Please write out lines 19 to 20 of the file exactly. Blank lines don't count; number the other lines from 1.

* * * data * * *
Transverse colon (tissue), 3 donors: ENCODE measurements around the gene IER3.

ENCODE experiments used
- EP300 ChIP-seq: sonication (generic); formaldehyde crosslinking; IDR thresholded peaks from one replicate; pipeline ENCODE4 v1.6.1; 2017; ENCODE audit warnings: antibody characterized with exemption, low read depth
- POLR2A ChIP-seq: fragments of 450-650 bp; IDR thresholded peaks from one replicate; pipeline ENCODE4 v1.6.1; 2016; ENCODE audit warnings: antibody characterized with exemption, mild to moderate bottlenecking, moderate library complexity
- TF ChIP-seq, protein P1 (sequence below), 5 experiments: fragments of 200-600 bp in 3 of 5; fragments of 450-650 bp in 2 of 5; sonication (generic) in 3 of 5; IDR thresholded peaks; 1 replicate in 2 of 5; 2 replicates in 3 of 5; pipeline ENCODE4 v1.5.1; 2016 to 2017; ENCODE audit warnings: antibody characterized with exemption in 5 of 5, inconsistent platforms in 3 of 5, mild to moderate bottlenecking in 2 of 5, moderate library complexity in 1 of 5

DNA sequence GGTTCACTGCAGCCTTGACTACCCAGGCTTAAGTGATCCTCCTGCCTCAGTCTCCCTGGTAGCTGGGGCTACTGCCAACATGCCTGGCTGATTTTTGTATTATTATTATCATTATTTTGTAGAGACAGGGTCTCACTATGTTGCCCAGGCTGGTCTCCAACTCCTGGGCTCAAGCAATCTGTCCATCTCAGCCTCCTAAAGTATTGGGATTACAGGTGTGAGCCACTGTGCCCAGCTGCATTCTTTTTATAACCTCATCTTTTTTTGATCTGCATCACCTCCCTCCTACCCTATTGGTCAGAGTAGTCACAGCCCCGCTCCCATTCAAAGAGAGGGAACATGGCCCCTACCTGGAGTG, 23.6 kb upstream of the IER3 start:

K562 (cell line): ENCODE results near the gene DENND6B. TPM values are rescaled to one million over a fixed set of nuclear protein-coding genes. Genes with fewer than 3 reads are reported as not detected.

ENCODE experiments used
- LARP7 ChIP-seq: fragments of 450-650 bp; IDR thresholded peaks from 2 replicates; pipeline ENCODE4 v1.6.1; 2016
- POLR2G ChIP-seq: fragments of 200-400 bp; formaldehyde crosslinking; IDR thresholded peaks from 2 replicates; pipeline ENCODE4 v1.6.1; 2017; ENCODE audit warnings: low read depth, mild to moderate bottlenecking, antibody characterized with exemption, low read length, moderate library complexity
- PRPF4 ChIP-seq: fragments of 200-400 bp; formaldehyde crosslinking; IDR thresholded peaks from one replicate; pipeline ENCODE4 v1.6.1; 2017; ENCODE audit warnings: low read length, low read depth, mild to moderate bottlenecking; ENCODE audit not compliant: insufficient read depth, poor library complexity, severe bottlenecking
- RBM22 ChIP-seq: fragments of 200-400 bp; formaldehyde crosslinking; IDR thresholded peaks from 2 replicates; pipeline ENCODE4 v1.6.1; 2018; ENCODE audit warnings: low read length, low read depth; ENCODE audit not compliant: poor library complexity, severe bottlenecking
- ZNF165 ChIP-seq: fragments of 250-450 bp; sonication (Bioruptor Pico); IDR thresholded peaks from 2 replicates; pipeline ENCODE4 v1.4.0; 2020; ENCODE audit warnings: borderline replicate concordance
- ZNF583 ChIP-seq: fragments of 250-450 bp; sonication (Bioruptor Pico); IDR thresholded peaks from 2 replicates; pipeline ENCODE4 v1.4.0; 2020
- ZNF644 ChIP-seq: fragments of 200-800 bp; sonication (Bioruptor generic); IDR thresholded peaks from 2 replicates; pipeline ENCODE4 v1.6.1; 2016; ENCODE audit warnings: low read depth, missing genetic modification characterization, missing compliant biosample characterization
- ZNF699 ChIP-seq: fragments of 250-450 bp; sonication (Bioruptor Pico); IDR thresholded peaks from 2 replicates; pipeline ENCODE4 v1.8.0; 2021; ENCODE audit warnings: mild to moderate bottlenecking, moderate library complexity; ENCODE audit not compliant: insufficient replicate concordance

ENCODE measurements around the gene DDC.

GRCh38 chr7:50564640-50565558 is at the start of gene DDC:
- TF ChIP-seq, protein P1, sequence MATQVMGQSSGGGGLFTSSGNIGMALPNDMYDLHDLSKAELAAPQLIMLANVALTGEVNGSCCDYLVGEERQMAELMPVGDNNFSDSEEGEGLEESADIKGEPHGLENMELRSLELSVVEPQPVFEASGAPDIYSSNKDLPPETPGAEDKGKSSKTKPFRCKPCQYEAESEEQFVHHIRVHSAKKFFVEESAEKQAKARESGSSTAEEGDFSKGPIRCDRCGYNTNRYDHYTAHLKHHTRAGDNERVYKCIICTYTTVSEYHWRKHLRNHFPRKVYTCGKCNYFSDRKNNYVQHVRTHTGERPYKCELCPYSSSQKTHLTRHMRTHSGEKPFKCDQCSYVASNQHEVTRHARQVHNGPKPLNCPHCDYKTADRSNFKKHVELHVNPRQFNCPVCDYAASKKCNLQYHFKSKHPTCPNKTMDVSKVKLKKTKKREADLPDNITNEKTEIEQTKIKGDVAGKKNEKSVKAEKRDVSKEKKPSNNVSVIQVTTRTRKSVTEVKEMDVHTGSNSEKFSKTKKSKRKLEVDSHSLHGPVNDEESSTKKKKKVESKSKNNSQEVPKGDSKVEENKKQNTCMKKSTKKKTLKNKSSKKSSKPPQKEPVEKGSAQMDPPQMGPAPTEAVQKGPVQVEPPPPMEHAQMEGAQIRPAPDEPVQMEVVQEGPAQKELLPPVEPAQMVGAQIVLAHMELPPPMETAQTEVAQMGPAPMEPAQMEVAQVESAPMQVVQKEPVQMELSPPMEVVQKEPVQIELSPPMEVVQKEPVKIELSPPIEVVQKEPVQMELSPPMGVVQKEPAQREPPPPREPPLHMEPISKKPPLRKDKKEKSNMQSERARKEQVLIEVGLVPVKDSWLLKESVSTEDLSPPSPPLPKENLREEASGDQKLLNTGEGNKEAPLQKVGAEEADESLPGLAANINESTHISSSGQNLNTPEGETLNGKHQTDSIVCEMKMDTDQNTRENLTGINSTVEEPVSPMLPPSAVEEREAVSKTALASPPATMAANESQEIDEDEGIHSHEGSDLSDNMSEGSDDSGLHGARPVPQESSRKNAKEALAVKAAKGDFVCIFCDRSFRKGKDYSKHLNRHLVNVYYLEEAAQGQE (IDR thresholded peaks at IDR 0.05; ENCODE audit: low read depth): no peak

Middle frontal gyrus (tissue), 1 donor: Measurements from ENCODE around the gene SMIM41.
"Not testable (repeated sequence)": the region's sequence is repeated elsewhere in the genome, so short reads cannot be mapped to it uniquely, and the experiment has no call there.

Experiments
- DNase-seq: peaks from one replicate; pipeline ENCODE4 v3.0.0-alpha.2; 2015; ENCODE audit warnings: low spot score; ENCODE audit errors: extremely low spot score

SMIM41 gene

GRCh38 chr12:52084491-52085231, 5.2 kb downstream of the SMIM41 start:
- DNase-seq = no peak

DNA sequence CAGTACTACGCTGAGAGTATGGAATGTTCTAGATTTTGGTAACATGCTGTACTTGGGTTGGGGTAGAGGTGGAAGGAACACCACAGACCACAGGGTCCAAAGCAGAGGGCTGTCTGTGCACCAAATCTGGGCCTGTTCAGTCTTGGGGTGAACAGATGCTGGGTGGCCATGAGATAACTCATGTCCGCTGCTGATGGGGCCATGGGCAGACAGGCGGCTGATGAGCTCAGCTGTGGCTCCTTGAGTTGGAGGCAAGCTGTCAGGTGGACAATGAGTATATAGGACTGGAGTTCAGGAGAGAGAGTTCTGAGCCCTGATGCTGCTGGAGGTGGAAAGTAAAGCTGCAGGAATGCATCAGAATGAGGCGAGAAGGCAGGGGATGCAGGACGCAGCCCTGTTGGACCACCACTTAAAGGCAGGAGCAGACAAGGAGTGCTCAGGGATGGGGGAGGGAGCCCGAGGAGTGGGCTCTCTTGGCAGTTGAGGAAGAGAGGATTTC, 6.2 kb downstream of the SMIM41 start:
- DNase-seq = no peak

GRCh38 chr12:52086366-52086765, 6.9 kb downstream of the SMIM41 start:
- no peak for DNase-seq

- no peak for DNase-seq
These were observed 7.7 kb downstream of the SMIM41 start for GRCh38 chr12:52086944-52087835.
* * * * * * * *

- TF ChIP-seq, protein P1, sequence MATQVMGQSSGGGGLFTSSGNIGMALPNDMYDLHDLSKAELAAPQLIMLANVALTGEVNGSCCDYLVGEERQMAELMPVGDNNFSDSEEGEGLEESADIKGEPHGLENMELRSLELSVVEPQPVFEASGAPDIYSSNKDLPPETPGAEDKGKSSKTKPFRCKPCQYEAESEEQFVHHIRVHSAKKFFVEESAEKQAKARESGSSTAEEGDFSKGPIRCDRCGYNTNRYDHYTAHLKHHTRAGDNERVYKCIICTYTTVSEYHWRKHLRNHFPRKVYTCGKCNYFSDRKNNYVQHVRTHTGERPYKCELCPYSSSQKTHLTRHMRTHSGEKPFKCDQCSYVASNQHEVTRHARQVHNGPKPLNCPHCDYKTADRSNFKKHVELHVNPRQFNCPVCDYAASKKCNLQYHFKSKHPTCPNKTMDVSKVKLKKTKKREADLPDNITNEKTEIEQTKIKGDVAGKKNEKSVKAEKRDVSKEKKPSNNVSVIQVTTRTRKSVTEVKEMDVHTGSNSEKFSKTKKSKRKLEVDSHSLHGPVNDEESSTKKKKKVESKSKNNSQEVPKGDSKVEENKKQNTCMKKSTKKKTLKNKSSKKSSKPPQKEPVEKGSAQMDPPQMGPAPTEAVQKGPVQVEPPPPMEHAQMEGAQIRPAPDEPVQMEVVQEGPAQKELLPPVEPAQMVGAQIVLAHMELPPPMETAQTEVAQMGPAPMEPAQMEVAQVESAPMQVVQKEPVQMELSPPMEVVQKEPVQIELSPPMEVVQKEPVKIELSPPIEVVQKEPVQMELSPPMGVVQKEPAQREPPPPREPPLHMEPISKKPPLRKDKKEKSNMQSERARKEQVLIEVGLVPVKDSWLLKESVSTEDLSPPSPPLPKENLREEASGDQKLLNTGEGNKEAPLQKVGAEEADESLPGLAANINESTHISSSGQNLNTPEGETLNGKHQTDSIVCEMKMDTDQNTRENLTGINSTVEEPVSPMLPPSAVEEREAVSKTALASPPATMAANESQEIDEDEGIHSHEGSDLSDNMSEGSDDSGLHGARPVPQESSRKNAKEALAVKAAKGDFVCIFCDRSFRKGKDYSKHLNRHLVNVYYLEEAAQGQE (IDR thresholded peaks at IDR 0.05; ENCODE audit: low read depth): no peak

Middle frontal gyrus (tissue), 1 donor: Measurements from ENCODE around the gene SMIM41.